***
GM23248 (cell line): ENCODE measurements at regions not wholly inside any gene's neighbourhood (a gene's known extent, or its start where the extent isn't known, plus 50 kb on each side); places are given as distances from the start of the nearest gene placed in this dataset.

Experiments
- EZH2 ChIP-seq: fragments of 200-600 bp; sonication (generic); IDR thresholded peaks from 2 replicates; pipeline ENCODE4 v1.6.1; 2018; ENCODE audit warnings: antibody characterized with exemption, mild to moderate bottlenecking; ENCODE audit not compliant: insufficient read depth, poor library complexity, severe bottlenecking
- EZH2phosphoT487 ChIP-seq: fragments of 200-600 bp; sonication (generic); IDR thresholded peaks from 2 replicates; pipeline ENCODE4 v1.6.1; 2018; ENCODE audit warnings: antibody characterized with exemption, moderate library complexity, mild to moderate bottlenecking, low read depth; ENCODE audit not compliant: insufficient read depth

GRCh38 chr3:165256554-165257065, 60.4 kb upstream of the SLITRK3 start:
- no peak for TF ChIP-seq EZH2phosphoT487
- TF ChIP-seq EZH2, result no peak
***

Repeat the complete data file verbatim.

GM23248 (cell line): ENCODE measurements at regions not wholly inside any gene's neighbourhood (a gene's known extent, or its start where the extent isn't known, plus 50 kb on each side); places are given as distances from the start of the nearest gene placed in this dataset.

Experiments
- EZH2 ChIP-seq: fragments of 200-600 bp; sonication (generic); IDR thresholded peaks from 2 replicates; pipeline ENCODE4 v1.6.1; 2018; ENCODE audit warnings: antibody characterized with exemption, mild to moderate bottlenecking; ENCODE audit not compliant: insufficient read depth, poor library complexity, severe bottlenecking
- EZH2phosphoT487 ChIP-seq: fragments of 200-600 bp; sonication (generic); IDR thresholded peaks from 2 replicates; pipeline ENCODE4 v1.6.1; 2018; ENCODE audit warnings: antibody characterized with exemption, moderate library complexity, mild to moderate bottlenecking, low read depth; ENCODE audit not compliant: insufficient read depth

GRCh38 chr3:165256554-165257065, 60.4 kb upstream of the SLITRK3 start:
- no peak for TF ChIP-seq EZH2phosphoT487
- TF ChIP-seq EZH2, result no peak